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April 2, 2008

I Love You Detroit

These were the words that concluded Kwame Kilpatrick’s State of The City Address, although his actions would indicate otherwise. The multiple lawsuits are moving against him and the City and we have lost two conventions. What else needs to happen before businesspeople and Detroit residents realize that Kilpatrick is a liability that needs to go.

One of the biggest parties that I have a problem with are those clergy that insist on supporting him. I view the clergy as the community’s moral guides and protectors. However, I feel that they have failed in their capacity if they continue to support a man that really didn’t show any contrition until he was caught. They continue to support a man that consistently appoints cronies to positions or creates positions for them. It would be one thing if they actually did something to improve the city. Instead they protect him, serve as his mouthpieces or take the fall for him. Instead of being the Pharisees (false teachers), the clergy needs to be more like Christ overturning the moneylenders’ tables. I implore the clergy to serve your community and take a stand.

Also, I have a problem with the regular citizens that continue with the same tired defenses. “What goes on behind closed doors should stay behind closed doors.” “He’s (Kilpatrick) has done a lot for the city.” “Let’s leave the man alone and let him do his job.” “The media should go and focus on somebody else.” These are just a few of the defenses that I hear on the local TV stations. I’ll address these defenses that I’ve listed.

In regard to keeping private matters behind closed doors, I agree. I would agree if these private matters didn’t occur on City time, with a City employee during when Kilpatrick was supposed to conduct City business. If he wishes to cheat on his wife, then let him do it on his time and with his own money. While I am not a resident, I am a City tax payer. I have a big problem with subsidizing Kilpatrick’s extracurricular activities. If I’m going to contribute money to the City’s funds, I want to see some good occur.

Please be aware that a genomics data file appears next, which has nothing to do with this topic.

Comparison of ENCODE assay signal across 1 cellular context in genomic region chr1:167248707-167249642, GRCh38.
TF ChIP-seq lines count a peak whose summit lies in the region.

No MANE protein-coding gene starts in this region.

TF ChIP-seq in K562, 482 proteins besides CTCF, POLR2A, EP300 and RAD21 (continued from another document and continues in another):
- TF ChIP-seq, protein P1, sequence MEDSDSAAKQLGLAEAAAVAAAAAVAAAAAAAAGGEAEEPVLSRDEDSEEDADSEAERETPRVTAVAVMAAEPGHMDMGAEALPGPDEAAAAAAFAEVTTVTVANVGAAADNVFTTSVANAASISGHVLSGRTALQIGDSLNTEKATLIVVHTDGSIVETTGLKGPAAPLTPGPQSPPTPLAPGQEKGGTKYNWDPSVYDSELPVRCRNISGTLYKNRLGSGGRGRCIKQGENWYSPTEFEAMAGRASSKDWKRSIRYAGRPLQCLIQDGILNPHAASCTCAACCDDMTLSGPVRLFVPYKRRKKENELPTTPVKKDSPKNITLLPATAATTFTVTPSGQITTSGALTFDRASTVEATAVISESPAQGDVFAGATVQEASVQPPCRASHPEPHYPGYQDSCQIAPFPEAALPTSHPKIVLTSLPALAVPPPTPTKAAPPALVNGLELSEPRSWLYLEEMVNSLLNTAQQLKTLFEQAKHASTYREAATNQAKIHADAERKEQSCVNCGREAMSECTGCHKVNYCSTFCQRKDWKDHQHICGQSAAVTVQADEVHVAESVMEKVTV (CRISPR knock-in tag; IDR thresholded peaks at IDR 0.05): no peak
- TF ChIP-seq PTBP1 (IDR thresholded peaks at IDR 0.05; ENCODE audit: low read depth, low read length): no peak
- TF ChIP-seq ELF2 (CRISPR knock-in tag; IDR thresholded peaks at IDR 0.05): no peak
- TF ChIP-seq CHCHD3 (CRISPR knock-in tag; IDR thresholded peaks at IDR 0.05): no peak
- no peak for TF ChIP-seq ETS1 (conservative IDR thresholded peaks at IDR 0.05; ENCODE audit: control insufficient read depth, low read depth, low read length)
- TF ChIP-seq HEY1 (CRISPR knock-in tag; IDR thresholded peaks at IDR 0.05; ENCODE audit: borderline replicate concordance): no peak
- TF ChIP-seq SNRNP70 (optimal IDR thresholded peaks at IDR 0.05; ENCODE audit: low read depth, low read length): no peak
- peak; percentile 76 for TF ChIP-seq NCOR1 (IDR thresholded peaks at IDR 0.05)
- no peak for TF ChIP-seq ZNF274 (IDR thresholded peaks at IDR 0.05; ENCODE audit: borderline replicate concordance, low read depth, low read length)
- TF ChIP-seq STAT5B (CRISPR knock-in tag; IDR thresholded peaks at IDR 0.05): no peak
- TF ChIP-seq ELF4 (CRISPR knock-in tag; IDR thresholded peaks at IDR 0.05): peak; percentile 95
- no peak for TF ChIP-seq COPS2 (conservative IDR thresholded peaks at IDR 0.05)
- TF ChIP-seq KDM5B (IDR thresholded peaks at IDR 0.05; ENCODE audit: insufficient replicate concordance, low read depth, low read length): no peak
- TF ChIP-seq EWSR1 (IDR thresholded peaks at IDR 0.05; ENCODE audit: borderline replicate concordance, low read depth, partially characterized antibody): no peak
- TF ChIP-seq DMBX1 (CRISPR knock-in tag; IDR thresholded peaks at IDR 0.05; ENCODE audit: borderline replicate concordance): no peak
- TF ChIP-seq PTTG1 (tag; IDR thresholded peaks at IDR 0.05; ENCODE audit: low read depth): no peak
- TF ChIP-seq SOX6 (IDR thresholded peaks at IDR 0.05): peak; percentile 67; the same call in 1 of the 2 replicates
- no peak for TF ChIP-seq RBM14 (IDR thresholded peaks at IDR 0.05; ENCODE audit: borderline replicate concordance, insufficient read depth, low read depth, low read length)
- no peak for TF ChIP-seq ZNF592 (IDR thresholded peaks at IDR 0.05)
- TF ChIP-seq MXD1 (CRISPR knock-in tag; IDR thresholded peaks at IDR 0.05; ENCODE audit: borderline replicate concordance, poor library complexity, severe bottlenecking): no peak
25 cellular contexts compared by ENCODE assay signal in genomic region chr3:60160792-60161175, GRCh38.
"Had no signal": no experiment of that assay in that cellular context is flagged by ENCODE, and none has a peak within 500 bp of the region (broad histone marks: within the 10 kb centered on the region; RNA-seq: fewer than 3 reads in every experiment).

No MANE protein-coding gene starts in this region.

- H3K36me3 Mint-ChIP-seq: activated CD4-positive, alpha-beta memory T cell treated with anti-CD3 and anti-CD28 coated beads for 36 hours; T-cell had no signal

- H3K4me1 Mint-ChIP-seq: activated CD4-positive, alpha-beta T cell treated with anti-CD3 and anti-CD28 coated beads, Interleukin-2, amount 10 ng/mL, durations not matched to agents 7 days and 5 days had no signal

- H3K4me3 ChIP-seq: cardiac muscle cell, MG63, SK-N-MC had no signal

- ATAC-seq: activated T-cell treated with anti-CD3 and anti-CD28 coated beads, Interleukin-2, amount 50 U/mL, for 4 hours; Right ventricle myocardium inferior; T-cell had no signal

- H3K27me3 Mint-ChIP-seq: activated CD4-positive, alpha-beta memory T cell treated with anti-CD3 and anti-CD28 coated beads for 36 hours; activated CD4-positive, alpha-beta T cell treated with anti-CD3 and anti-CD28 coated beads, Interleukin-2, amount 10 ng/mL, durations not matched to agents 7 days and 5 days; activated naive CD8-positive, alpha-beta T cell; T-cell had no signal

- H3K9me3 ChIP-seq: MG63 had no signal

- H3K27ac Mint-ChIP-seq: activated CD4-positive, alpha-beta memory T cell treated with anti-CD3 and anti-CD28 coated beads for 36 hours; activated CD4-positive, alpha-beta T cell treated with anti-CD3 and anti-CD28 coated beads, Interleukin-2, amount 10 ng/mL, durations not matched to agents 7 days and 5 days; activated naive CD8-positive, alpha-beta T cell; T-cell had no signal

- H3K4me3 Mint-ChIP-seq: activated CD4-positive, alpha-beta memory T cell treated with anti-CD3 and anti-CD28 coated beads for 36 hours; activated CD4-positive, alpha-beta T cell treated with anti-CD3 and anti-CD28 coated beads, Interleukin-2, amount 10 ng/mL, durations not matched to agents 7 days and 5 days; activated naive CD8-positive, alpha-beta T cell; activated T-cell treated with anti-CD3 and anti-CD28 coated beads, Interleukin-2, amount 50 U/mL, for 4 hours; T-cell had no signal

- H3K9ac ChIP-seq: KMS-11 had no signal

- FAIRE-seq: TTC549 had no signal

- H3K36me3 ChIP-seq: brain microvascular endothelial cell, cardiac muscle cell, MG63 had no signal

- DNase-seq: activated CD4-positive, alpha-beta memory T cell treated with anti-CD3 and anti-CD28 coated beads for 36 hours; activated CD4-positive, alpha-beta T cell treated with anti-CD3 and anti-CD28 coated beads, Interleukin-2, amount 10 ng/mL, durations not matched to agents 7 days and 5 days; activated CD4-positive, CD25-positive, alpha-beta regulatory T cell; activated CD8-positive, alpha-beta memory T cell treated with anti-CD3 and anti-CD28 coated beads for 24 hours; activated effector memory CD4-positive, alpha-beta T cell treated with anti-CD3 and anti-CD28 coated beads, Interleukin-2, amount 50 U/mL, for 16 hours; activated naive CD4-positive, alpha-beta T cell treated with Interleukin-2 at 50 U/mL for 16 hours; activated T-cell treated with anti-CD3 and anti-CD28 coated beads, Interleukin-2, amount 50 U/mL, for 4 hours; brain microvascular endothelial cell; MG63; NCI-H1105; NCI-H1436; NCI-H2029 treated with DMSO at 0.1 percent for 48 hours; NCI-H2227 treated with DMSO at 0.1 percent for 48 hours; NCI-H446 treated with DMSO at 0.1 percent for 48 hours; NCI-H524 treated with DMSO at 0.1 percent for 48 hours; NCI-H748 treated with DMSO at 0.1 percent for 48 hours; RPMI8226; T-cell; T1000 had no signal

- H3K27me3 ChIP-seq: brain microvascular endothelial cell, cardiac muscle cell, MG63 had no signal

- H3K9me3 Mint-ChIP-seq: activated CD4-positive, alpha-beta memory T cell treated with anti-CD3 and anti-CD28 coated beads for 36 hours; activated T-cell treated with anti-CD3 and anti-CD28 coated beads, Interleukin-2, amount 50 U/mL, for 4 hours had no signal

I would disagree that Kwame has done a lot for the City. There have been buildings renovated and business returning to the City. Nonetheless, I don’t see improvement in the day-to-day things. On the way to work, I drive by Trumbull and pass old Tiger Stadium. I’ve seen the space left by a stolen pothole, which has been there for at least two months. The only thing that sometimes marks it is the rubber bottom of a construction cone. I’ve driven through portions of Detroit and seen massive potholes. One is even so wide that it takes up the entire lane of side street. I’ve seen bags of garbage and large items left on the side of I-75, I-94 and the Lodge, since bulk garbage pickup has largely disappeared. I’m seeing people leaving the City rather than waiting. I don’t blame them. They’re leaving a city with virtually no services; high property and auto insurance rates; almost no major grocery stores. The bulk of the tax bracket that could have bulked up the City’s coffers has left. Many of the people remaining can barely support their own families. The stores that could provide food, groceries and other goods for Detroit’s residents are in the suburbs. What motivation is there to be a Detroit resident?